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A universal truth to be reckoned with

[There is] a truth that sits beneath the surface of the twin, universal facts of our beginnings and endings: the unequivocal triad of mother-father-self. Whether that triad is sturdy or broken, bonded by biology, affection or both, it’s one that most of us must reckon with, in some shifting fashion, all of our lives.

Cheryl Strayed on Richard Ford’s Masterly Memoir of His Parents May 1, 2017 The New York Times (from here) 

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Putting real people into memoirs and novels

Germaine Greer to Primo Levi, discussing his book The Periodic Table on his experiences in the concentration camps.

. . .  Would Sandro recognize himself from the account you give of him in The Periodic Table? [Sandro Delmastro is the hero of a section of The Periodic Table. He was the first of the Piedmontese Resistance group to be killed in 1944.]

Primo Levi: No, he wouldn’t recognize himself. He’d have protested. As his nephews in fact did protest. They attacked me violently, for stupid reasons: because I wrote that his father was a capomastro and in fact he was an industrial surveyor. It’s always dangerous, transforming a person into a character. No matter how good the author’s intentions, no matter how much he tries not to distort anything, or tries to improve the character of the person, to make it more noble or more beautiful, the person is always disappointed. Because everyone has an image of himself which is different from the image that other people have of them. It’s as if I looked at myself in the mirror and saw a different face from the usual one. A human being is a ‘unique’, complicated object. When that object is reduced to a page, even by the best writers, it’s reduced to a skeleton. It took Flaubert five hundred pages to describe Emma Bovary. I think if Sandro had lived, and I’d made him read the portrait of himself, he would have burst out laughing. He would have thought it comical that he’d turned into a written page. He was a young man who so loathed all forms of rhetoric that he’d have been afraid to find himself described as a hero, a saint, a warrior. He’d have laughed and said something in dialect, ‘Balls!’ probably.

Now that I’m retired I go to a swimming pool and nearly every Tuesday I meet Sandro’s brother there. We greet each other, talk about the weather but he has always refused to talk to me about Sandro.

Germaine Greer: It is dreadful, isn’t it? A writer’s like a parasite whose excrement lasts longer than the thing it fed on.

Primo Levi: That’s true. But the writer’s not only a parasite, he’s also a creator. In the best cases, the book lasts longer than the man who wrote it and transmits a reality which isn’t the true one.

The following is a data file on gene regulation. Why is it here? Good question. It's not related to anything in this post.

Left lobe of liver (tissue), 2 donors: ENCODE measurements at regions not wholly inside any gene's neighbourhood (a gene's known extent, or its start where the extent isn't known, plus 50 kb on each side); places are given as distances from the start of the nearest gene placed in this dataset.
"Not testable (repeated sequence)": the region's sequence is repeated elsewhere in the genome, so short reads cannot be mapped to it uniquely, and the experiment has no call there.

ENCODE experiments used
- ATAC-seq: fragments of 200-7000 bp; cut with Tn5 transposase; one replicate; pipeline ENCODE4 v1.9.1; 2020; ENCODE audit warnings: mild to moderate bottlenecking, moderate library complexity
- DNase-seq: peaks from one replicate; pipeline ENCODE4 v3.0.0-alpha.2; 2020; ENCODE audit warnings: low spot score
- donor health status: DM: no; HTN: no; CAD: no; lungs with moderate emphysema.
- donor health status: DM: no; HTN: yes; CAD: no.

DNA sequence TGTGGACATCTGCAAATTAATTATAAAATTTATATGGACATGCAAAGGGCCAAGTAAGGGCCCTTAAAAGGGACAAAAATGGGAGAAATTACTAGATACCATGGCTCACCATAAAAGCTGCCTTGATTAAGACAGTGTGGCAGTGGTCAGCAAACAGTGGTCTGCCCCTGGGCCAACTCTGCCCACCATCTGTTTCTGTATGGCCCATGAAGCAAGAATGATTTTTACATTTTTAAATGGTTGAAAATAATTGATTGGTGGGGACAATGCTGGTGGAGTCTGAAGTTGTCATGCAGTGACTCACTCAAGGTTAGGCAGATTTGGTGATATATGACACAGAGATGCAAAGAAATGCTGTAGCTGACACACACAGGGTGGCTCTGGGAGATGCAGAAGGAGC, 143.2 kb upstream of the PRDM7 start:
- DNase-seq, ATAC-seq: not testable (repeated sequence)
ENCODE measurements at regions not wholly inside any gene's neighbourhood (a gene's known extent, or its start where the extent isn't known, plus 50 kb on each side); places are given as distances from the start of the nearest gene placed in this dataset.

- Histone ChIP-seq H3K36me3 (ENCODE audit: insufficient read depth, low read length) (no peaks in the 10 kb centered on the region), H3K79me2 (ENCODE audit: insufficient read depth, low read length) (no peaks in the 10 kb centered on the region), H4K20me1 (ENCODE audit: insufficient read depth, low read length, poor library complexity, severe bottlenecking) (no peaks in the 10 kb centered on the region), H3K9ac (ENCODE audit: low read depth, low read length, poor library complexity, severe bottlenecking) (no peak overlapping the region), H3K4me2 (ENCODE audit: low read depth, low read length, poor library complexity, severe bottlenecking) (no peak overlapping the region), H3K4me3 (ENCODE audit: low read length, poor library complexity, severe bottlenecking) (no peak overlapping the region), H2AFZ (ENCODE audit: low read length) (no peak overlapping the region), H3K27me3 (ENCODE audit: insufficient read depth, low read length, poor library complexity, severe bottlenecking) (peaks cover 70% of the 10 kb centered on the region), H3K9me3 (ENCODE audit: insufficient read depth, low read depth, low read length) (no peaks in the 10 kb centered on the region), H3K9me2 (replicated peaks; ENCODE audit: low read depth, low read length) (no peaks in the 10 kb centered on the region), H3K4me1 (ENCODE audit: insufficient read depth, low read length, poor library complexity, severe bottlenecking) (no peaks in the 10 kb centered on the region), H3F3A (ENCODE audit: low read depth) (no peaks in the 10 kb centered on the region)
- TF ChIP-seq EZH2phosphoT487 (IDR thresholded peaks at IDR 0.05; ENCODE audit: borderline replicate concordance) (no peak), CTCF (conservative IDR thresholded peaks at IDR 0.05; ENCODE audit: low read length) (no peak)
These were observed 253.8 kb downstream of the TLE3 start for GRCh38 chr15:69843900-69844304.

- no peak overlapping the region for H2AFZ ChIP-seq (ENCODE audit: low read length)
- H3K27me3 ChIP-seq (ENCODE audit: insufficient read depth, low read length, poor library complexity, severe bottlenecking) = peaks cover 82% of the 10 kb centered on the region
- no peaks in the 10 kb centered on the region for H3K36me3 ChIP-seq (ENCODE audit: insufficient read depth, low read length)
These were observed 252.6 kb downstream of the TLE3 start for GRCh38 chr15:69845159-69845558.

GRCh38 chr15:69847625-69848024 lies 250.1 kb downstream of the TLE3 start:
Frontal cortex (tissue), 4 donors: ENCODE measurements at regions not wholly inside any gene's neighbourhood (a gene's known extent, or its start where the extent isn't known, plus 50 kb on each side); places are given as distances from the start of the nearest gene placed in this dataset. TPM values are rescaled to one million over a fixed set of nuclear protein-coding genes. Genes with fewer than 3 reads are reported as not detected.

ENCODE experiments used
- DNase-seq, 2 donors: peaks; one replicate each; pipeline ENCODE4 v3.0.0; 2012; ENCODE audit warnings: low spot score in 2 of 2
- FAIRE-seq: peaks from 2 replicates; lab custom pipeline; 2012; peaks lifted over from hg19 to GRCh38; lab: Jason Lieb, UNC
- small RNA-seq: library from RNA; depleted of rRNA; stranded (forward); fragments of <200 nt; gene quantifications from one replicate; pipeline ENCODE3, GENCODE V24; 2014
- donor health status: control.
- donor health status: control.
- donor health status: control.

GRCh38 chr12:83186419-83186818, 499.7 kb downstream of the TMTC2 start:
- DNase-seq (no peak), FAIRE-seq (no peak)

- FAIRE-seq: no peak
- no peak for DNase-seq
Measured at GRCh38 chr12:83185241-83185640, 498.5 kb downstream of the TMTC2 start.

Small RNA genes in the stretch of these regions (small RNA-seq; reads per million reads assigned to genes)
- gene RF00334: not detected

Germaine Greer: And no matter what he confesses to, the narrator is always invulnerable.

Primo Levi: Because he is in control. The author is omnipotent and can create the reality he wants.

(from here) 

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What is a quote?

“What is a quote? A quote (cognate with quota) is a cut, a section, a slice of someone’s orange. You suck the slice, toss the rind, skate away.”

Anne Carson, Decreation

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The power of what can’t be spoken

Poets, and maybe most writers, struggle to relay experiences or insights that may be fundamentally unspeakable, beyond the reach of language. . . .  Ben Lerner argues poems are “always a record of failure,” tangible proof of the great chasm between what the human spirit wants to convey and what it is able to. This is also a plausible explanation for the intense reward that comes with quoting poetry, snapping it off into its best bits for a unit that can stand alone or else be embedded like a strut inside one’s own writing.

To pull the most evocative phrases from a piece also creates the illusion that the whole is as seamlessly powerful as that isolated part, a hammer-strike of sustained perfection. As Lerner puts it, “lines of poetry quoted in prose preserve the glimmer of the unreal […] the echo of poetic possibility,” but this phenomenon is not unique to poems. Something similar is at work when friends text each other pictures of paragraphs from a novel, or when a blogger quotes a passage of an essay on tumblr. I keep an ever-expanding document of the lines I’m most struck by in whatever I’m reading at the moment. This tendency of mine is probably the reason I’m still so annoyed with Richard Sikken’s complaint about readers who lift phrases: “I crafted poems — units made out of lines placed in a specific order — and the poems have disappeared. My loveseats have been broken into chairs, into matchsticks.”

Charlotte Shane, Anne Carson’s Splintered Brilliance: On the pleasures of poetry that deliberately defies our comprehension, 

(from here)